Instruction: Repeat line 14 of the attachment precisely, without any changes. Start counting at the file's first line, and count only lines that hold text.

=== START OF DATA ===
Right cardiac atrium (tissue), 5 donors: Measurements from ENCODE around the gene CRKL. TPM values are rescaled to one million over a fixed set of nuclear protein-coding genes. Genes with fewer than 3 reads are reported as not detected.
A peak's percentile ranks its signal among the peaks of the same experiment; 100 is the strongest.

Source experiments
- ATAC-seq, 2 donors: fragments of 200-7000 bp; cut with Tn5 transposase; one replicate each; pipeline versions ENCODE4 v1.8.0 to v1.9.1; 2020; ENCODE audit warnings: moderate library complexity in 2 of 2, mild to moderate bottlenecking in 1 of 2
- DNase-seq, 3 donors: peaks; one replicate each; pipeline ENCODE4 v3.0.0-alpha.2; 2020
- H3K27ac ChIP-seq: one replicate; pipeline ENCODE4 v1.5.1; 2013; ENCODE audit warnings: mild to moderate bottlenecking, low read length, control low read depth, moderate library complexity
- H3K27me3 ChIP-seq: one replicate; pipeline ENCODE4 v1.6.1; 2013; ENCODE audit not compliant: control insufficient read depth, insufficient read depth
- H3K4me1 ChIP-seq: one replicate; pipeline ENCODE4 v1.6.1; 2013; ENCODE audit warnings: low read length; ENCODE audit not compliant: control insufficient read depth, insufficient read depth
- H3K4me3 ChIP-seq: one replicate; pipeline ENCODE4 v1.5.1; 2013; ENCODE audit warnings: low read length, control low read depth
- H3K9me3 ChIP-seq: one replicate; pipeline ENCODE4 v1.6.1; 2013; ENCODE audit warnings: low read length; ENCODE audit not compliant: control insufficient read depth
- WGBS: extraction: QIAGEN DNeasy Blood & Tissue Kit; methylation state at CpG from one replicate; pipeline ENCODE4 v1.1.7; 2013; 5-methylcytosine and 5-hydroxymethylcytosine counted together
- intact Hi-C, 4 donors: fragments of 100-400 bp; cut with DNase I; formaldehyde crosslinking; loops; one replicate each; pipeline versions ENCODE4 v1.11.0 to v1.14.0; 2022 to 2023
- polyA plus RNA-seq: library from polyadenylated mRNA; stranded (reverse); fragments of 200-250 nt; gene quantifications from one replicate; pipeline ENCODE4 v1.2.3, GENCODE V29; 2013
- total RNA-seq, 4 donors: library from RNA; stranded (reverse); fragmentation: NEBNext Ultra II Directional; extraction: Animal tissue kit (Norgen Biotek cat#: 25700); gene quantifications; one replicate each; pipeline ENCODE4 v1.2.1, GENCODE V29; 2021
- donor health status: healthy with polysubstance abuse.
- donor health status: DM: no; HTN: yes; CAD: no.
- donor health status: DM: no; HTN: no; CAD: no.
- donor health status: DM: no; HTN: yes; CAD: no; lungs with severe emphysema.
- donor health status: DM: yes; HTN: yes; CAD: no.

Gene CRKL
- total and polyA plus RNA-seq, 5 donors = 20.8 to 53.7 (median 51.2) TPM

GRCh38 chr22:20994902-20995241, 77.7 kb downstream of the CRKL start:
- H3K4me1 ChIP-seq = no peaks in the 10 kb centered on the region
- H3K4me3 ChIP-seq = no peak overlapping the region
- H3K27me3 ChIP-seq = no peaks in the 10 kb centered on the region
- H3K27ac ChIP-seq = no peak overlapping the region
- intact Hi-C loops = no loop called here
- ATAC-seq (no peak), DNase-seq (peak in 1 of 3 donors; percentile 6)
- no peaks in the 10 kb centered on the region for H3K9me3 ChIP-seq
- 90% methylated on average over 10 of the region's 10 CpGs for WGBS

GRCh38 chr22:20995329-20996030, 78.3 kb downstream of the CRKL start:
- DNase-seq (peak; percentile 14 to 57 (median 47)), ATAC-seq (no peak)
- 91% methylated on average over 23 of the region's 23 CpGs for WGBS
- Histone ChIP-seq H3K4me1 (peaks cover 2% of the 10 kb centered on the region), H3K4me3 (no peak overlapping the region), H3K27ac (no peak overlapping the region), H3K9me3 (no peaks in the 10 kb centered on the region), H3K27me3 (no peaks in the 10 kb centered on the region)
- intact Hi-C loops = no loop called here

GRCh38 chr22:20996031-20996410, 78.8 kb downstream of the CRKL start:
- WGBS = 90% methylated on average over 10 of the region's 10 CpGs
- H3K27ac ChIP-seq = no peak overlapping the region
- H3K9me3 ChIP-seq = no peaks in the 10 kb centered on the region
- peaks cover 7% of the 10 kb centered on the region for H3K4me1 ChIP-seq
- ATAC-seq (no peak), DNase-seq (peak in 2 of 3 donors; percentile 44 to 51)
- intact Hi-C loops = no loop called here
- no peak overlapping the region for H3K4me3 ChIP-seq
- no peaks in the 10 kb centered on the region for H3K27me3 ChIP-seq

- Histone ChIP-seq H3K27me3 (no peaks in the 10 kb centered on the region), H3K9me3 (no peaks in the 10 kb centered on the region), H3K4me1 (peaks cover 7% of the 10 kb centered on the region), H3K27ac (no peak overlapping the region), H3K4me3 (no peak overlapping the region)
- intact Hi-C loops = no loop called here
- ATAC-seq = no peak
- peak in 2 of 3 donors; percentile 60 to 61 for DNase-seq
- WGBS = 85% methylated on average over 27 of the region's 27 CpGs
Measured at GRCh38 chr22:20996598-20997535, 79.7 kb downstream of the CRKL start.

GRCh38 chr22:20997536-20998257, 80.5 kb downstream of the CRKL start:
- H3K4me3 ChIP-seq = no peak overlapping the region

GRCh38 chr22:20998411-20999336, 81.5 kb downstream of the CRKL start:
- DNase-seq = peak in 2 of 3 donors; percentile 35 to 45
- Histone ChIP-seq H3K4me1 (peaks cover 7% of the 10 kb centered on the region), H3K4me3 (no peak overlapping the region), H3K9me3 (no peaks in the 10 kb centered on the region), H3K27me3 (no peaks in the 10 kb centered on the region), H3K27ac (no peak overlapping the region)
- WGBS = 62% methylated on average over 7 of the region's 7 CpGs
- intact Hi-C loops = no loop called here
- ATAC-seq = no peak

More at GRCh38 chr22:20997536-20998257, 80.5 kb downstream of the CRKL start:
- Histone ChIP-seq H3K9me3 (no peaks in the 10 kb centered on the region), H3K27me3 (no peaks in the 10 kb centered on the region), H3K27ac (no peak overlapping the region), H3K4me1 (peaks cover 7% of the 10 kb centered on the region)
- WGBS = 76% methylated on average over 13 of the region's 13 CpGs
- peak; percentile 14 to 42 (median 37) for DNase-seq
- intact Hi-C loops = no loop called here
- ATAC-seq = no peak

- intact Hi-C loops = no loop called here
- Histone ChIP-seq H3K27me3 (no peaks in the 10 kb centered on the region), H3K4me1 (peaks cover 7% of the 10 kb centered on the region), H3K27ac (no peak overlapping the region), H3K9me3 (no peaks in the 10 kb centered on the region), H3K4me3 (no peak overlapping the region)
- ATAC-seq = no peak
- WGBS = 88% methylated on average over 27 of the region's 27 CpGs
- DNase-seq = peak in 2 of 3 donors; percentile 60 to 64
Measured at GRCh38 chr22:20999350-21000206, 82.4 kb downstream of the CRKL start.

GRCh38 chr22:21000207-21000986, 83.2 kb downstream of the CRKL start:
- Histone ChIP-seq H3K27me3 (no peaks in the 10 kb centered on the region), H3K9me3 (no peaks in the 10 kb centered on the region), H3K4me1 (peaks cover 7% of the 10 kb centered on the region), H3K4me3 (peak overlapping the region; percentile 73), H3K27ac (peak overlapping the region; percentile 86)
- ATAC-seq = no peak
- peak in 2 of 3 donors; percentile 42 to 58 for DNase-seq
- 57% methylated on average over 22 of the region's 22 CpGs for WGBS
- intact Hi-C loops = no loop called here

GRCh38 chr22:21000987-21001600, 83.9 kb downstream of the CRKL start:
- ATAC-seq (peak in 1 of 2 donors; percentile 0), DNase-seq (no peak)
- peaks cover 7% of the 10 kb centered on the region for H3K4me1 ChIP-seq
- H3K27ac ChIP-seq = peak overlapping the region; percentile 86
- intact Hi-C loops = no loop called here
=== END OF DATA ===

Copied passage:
- total RNA-seq, 4 donors: library from RNA; stranded (reverse); fragmentation: NEBNext Ultra II Directional; extraction: Animal tissue kit (Norgen Biotek cat#: 25700); gene quantifications; one replicate each; pipeline ENCODE4 v1.2.1, GENCODE V29; 2021